Eating for 1 Trillion
We all know that we’re supposed to eat healthy. It’s been drilled into our heads a thousand times. Often, people associate eating healthy with weight loss and management. And while this does help, It isn’t often top of mind that what you eat has a direct correlation with preventing the onset of disease. Regulating your diet can also help lessen the symptoms and severity of disease.
But how and why? The answer is: your microbiome.
Modulating your microbiome through diet:
Your microbiome is made up of trillions of tiny microbes that work hard everyday to keep you healthy. When you have a healthy microbiome, scientists have determined that they can help prevent diseases, improve your mental health and much much more.
The microbes in your gut can even alter your appetite. It has been shown that people who eat well and feed the good microbes crave less fatty and sugary foods than those who consistently eat poorly.
Since you obviously want to populate your microbiome with the good, hardworking bacteria, you need to make sure you’re feeding them the foods that they like. And surprise surprise, they love things like broccolli!
Your diet essentially dictates which microbes live and die, and modulating your diet to suit your microbiome is not an unmangeable task. Usually it just means implementing things like fibre, prebiotics and probiotics into your diet to help feed and cultivate your digestive community. However, a healthy diet is highly customizable, and will not be the same from person to person. What’s good for one person may not necessarily be beneficial for another. The best way to determine what diet is best for you is to work with your doctor and a dietician to find out which types of fibres are best for you. In this article, we’re going to talk a little bit about the different types of fibres and how they can help with different types of digestive symptoms.
Soluble fibres can be found in things like oat bran, barley, nuts, seeds, beans, lentils, and peas.
They attract water that thickens throughout your digestion process. This helps bulk up your stools and can really aid in digestion if you suffer from both constipation or diarrhea. It creates a slippery solvent around your poop which both holds it together and helps you to pass it. It’s also a great tool to help you achieve and maintain a healthy weight. There have even been some studies that show soluble fibres helping with heart health, as it attaches to cholesterol and takes those particles out with the rest of the trash!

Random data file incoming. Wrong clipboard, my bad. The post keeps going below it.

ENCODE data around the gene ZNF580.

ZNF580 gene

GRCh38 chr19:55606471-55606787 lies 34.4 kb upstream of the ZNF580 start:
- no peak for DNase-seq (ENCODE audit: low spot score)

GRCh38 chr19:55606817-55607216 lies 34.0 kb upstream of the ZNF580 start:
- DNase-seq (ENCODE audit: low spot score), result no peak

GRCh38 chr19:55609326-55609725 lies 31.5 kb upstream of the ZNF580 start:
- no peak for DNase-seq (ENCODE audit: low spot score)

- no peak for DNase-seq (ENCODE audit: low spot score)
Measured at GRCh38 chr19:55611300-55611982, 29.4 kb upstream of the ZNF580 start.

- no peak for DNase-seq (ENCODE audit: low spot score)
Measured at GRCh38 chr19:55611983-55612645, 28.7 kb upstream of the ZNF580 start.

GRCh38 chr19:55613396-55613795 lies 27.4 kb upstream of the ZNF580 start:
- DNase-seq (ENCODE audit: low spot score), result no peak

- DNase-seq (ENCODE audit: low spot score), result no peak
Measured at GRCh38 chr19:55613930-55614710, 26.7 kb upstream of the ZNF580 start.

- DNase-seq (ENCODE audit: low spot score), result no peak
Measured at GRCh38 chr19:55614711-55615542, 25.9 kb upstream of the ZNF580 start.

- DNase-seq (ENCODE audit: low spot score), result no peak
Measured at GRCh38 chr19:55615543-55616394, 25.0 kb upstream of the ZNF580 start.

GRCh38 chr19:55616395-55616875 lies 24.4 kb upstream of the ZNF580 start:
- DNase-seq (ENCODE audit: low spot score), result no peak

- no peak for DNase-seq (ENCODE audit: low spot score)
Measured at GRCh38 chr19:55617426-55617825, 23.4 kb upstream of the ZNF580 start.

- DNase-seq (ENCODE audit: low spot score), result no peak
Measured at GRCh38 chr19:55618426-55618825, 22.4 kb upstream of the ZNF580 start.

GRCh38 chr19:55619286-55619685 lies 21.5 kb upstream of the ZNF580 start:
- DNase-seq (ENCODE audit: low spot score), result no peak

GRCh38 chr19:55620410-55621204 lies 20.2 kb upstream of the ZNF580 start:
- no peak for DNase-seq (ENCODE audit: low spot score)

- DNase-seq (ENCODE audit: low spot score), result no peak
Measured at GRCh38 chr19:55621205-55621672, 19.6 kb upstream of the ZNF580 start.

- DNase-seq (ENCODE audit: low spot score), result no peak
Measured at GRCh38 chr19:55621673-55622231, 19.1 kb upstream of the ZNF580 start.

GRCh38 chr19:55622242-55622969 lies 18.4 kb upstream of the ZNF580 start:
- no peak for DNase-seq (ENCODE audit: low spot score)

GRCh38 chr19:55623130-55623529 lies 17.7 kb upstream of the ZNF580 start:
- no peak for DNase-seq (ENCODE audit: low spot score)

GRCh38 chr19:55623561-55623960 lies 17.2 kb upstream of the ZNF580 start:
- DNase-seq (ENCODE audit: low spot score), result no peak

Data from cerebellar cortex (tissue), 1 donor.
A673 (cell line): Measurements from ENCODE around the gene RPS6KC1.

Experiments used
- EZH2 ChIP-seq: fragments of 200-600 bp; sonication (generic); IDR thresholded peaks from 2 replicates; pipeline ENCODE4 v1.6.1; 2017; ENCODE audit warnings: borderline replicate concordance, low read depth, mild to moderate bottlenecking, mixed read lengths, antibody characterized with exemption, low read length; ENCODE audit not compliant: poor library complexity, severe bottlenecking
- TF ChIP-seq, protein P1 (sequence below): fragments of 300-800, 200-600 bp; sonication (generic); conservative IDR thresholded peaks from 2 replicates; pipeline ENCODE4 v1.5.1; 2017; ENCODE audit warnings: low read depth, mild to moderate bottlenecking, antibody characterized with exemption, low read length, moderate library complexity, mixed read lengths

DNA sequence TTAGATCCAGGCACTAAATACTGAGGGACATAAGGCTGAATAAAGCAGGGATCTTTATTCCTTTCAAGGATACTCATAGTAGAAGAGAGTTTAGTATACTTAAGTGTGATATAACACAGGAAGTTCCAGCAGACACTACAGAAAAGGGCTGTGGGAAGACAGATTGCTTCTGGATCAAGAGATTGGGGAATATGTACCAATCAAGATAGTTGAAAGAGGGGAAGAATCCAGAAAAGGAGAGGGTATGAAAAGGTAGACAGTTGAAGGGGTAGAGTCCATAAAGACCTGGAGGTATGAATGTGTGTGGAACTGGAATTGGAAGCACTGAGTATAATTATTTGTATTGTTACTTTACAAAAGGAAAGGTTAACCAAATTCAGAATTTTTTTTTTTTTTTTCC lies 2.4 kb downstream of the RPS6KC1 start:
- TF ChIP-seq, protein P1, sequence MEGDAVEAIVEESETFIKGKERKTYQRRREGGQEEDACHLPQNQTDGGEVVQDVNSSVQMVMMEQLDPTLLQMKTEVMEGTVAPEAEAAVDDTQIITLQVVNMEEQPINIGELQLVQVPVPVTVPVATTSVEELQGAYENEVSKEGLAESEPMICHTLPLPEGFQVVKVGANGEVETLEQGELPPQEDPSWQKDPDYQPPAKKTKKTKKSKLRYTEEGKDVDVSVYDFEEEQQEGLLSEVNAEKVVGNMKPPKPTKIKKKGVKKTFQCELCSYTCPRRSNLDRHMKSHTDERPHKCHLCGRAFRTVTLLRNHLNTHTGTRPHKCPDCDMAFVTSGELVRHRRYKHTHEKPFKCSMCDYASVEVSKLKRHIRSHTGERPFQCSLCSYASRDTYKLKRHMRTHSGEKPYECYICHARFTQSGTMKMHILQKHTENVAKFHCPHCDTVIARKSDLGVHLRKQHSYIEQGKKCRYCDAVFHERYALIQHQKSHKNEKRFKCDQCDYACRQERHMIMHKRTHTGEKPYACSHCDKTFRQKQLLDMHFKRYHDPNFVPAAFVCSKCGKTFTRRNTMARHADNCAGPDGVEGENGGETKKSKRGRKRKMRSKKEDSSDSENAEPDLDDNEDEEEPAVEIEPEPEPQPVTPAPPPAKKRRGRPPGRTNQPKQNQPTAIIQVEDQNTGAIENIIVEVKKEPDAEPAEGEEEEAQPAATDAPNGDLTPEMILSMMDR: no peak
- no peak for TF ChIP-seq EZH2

Soluble fibres also help with protection against diabetes. Since the fibres cannot be naturally absorbed by your digestive system, they dont attribute to sugar spikes. If you already suffer from type 1 or type 2 diabetes, soluble fibres can also help you better control your blood sugar levels.
Insoluble fibres are great for people who suffer from constipation. They really help keep you regular and get things moving if you’re all ‘bunged up.’ Strangely enough, although it loosens stool, it’s also helpful for people who have trouble controlling their bowel movements. Insoluble fibres, much like their counterpart, help stave off hunger pangs and can play a significant role in helping people achieve and maintain a healthy weight. Insoluble fibres are found naturally in seeds and the skins of fruits.
Inulin Fibres (Prebiotics):
Prebiotics are food for your microbes. Not all fibres are prebiotics, but all prebiotics are fibres. So when we’re talking about keeping that microbiome thriving, you want to make sure you’re getting enough of what’s called Inulin in your belly. Inulin is a soluble fibre that can help you defend yourself against a variety of diseases including influenza. This fibre helps reduce constipation, improves heart health, lowers metabolic syndrome risk factors, helps curb the appetite, and increases calcium intake. Sounds pretty good, huh? Inulin fibres can be found in things like: ground chicory root, dandelion root, asparagus, leeks and onions, bananas and garlic.
Unfortunately, most Canadians have low daily fibre intake. Health Canada recommends 25 grams of fibre per day for women and 38 grams of fibre per day for men which means most Canadians are only getting about half of their recommended fibre intake.
You can supplement these fibres with a supplement, if you’re having trouble reaching your daily goal. Most supplements are soluble fibres, but if you read the lables you can also find supplements that are Insoluble, and supplements that are Inulin based. For the latter we recommend Fibre Choice®, as it helps stimulate the growth of healthy bacteria in the gut and is clinically proven to provide gentle relief of constipation. Bonus! It is in a convenient chewable tablet that is easy to take with meals. No more mixing or grity aftertaste (yuck!). It’s important that you always talk to your doctor before taking a supplement and make sure that you’re taking the fibre that’s right for you! As we mentioned before, everyones diet is different and should be customized to fit their needs!
This post was sponsored by Nestle Health Science.